We leave the beach and climb up onto a headland and spot a small raft of harlequin ducks tucked into a small bay. A few of the parti-colored birds stand on the beach. I’ve never seen harlequins surrender the protection of the ocean. I wonder if the same threat that keeps the scoters in motion has beached the harlequins.
We hadn’t planned on hiking the False Outer Point Trail on this overcast day. But the parking lot for our targeted trail was jammed full of mini-vans. I drive on to the Outer Point trailhead, park, and follow Aki into the old growth forest. Only the blurry song of a varied thrush breaks the silence. As the little dog splashes through streams of water leaking from the beaver dam, I spot three white blobs floating on the far side of pond. A long, white neck rises from the water and I realize that they are trumpeter swans.
I’d like to linger and watch but Aki seems in a hurry to reach the beach. She wins out, as usual, and we both walk quickly to the beach. Only a handful of mallards drift off shore. Low clouds reduce the view of the Chilkat Mountains on the other side of Lynn Canal. Nothing too exciting. At least we saw the swans.
The trail takes us back into the woods and then onto another beach. Here we watch harlequin ducks ride a light swell. In better light we could have made out their bright party colors. I still enjoy watching them dive under the water and pop back up with food.
Aki doesn’t like to linger on the beach so we are soon back in the woods, taking the return trail to the car. The little dog doesn’t object when I turn onto a little-used path that ends up at the beaver pond. The swans are feeding near the beaver dam when we arrive.
There are six swans, not three in the bevy. One stands watch while the other five plunge their long necks under the water in search of food. They don’t seem to notice me squatted down on the beaver dam until another group of hikers arrives. I am not sure if the big birds would have reacted to them if one of the hikers hadn’t tried to do a poor impersonation of a swan honk. The guard swan stares at me until I move up the trail. It had already returned feeding by the time I turn back for one last look. I feel guilty for distracting them, even for a moment, from feeding. They still have a long way to fly before reaching their northern breeding grounds.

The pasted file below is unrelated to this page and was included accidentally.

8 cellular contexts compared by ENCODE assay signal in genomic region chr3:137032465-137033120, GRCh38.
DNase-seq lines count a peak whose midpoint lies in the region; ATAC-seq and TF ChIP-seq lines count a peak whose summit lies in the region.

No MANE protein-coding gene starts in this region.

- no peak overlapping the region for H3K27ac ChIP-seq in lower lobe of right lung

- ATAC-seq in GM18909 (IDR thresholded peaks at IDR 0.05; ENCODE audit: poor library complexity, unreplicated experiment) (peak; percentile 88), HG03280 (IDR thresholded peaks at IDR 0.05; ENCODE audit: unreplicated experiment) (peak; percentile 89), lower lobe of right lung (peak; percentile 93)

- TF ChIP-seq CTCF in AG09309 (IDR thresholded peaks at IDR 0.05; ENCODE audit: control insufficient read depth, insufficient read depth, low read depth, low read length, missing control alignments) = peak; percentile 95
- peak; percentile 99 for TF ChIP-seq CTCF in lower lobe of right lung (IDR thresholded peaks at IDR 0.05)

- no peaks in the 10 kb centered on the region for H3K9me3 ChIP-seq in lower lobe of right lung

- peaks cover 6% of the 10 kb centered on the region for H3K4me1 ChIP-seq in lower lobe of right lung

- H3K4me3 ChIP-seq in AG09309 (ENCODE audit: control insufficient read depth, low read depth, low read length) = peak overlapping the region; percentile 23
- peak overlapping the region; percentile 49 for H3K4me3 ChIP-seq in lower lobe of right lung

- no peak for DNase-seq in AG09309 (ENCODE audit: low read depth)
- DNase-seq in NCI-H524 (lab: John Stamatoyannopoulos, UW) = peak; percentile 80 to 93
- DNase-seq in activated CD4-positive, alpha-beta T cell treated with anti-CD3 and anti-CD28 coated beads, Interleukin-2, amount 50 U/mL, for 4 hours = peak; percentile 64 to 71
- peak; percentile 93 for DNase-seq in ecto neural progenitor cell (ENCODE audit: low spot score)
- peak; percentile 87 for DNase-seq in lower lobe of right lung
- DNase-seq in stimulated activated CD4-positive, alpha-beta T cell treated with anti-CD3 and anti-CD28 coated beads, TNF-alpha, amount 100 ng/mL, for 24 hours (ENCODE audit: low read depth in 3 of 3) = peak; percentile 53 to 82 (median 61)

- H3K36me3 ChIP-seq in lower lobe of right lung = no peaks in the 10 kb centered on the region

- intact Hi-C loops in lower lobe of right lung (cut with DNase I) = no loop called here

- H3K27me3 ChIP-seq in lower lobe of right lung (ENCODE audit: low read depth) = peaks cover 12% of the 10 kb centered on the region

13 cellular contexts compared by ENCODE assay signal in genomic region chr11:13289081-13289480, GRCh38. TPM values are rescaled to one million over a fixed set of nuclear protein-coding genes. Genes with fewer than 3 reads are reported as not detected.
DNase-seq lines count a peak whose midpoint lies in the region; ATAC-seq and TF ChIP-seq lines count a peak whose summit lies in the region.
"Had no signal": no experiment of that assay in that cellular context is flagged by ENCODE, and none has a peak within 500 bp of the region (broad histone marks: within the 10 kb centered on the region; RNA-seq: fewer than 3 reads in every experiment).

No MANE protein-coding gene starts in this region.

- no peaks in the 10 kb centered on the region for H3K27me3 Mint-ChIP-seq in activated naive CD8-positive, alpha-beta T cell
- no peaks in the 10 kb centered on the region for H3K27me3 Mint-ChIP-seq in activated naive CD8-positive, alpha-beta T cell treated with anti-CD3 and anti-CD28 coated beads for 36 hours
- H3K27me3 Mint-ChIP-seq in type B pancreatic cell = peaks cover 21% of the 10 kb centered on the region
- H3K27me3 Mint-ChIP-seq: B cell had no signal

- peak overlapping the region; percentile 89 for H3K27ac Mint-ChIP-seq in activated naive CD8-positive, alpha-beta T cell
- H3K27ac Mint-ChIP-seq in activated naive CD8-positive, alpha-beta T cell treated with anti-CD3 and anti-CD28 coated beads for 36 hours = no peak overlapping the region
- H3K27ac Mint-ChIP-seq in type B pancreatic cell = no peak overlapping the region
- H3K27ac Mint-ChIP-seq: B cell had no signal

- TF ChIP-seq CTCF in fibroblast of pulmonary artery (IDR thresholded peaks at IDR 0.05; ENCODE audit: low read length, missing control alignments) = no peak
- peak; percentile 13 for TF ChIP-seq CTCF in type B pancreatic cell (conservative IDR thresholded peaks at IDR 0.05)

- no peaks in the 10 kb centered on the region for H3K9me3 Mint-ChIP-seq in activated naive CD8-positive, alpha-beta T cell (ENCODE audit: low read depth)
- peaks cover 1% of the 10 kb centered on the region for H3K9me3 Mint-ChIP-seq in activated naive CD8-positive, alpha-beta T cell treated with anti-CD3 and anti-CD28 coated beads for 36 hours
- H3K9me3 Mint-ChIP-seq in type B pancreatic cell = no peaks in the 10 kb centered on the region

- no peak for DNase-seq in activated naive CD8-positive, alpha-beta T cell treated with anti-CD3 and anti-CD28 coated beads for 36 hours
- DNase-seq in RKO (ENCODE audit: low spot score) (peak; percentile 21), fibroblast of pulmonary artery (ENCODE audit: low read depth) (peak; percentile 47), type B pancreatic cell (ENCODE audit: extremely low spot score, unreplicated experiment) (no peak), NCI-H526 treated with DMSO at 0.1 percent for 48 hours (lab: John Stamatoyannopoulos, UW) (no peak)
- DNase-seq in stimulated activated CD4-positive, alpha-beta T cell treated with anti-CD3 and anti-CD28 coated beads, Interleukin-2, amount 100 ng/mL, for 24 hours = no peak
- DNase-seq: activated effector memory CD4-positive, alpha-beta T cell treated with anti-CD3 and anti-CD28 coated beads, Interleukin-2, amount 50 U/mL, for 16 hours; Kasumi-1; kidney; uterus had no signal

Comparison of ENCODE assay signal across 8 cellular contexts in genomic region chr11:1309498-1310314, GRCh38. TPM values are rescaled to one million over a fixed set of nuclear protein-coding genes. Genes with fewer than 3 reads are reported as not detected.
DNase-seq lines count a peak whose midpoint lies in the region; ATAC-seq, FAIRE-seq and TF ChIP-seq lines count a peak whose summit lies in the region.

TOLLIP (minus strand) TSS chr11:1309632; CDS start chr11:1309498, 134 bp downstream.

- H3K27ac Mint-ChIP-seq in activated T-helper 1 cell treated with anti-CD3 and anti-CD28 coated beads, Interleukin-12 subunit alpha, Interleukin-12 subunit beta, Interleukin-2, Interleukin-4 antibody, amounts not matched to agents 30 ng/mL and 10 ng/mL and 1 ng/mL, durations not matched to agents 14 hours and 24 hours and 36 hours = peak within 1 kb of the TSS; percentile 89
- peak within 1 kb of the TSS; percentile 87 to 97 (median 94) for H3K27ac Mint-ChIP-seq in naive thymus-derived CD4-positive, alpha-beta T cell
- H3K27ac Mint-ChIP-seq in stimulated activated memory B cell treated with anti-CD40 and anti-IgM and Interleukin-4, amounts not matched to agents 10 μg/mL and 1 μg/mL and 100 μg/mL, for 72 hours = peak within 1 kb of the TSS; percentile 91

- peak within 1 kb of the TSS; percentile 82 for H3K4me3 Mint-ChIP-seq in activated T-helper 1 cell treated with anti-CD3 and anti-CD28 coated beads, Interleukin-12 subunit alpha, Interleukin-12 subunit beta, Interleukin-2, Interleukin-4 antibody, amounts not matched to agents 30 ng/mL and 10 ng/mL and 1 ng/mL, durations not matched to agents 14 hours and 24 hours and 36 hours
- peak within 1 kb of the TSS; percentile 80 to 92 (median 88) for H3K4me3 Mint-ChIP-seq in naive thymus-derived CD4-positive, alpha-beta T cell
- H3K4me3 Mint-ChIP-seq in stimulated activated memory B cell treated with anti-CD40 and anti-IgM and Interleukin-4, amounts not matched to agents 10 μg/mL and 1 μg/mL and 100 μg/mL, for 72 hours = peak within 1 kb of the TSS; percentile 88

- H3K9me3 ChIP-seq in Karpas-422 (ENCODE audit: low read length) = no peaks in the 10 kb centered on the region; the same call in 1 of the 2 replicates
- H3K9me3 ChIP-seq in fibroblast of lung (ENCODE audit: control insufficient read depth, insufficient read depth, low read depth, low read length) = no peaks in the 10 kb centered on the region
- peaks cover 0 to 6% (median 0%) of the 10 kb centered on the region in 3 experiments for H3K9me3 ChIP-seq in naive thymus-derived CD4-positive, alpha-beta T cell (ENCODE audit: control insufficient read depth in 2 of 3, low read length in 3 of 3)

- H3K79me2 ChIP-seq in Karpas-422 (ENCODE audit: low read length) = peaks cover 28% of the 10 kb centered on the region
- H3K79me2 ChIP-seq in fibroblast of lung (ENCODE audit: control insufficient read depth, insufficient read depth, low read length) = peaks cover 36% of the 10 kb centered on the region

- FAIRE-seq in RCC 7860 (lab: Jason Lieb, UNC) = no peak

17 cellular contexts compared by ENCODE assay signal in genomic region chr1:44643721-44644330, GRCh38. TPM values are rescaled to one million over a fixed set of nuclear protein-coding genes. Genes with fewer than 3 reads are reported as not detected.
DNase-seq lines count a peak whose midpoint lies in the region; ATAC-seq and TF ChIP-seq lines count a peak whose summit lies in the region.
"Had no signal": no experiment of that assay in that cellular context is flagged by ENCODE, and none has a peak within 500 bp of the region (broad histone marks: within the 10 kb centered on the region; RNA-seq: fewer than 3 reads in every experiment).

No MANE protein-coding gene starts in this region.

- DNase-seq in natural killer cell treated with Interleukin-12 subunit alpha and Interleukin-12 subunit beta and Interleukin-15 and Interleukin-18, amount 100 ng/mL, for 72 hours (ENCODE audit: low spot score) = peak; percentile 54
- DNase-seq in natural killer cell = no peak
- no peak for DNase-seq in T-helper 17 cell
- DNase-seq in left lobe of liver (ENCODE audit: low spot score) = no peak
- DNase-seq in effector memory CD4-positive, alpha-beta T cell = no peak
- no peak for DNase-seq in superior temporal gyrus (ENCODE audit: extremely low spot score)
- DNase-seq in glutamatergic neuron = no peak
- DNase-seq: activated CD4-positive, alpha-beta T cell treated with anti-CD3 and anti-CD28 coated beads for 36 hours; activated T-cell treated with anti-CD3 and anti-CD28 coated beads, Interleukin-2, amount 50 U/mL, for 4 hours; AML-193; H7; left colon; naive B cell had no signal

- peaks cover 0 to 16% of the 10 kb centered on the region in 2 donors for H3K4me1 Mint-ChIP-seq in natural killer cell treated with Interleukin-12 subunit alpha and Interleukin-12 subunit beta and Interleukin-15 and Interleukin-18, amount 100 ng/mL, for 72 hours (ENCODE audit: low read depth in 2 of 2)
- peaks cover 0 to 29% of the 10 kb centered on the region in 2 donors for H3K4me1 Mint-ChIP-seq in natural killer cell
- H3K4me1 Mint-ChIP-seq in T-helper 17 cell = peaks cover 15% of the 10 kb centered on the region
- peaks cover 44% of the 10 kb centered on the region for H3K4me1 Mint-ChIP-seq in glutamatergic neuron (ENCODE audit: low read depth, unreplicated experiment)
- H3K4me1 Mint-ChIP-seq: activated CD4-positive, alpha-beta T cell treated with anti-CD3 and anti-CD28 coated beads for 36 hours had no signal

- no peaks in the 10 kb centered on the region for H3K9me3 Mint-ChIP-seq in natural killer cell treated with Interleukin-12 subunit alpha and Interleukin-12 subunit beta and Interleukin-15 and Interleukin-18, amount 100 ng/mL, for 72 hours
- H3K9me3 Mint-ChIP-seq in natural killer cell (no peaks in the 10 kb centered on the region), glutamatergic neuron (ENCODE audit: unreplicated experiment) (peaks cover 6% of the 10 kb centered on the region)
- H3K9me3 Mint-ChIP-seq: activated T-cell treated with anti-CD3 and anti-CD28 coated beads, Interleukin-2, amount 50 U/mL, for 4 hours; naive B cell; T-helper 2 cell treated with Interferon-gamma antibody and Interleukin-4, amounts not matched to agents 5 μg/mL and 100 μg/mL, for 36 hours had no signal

Aki and I have the Outer Point Trail to ourselves this morning. I’m a little surprised given that we are enjoying another warm, sunny day. I am more surprised by the appearance of a pair of mallards just a few feet away on the beaver pond. Lit up by the early morning sun, the drake looks like it was painted by Michelangelo. Even the hen looks stunning. Aki, why do I take mallards for granted?
I expect the mallards to take flight but they hold their ground. While the male watches us, the hen stretches and preens her feathers. Maybe they will nest on the pond after the ice melts and opens up the remote parts of the little water body. The jackhammer sound of a sapsucker draws us away from the mallards. The little woodpecker is as hard to spot as the mallards were not.
We work our way out to the beach and are surprised again by ducks. This time it’s harlequins. The little clowns jockey for position on the water, like they are settling in for another summer. I thought that they’d be on the outer coast by now.
Aki ignores all the ducks but is quick to react to the arrival of a dog on the beach. She and the new guy sniff and chase each other for a minute and then form a team to case the beach for smells. It takes the other dog’s owner a long time to convince him to rejoin her.
Aki’s new friend must have flushed the mallards from the beaver pond. We find them hunting for food on a sluggish stream deep in the forest. Again, they ignore the little dog and I. Rather than take offense, I am pleased at this exhibition of trust.
A misery of wet snow fell on the little dog and I when we walked from our house to the car. As I drove Aki looked uncertain. The wipers worked to clear the windshield of the stuff. At least no wind rocked the car as we headed out to the northern end of Douglas Island. There we hoped to find protection from the mucky weather in an old growth forest.
At the trailhead, Aki sniffed spots on the parking area as I pulled on ice cleats. Without them I’d fall on the icy trail. The warm, wet weather was already softening the trail ice. By next week, the cleats might be stored away until next winter. Except for eagle screams and raven complaints the rain forest was silent. Nothing slowed our progress to the beach where we found hundreds of surf scoters formed into tightly packed rafts.
One of the scoter rafts formed into a line and cruised past two crows on an offshore rock. One of the crows stood erect as a preacher. Few of the scoters turned their orange beaks toward the crows. But a lone harlequin dock approached with its head tilted as if to better hear the sermon.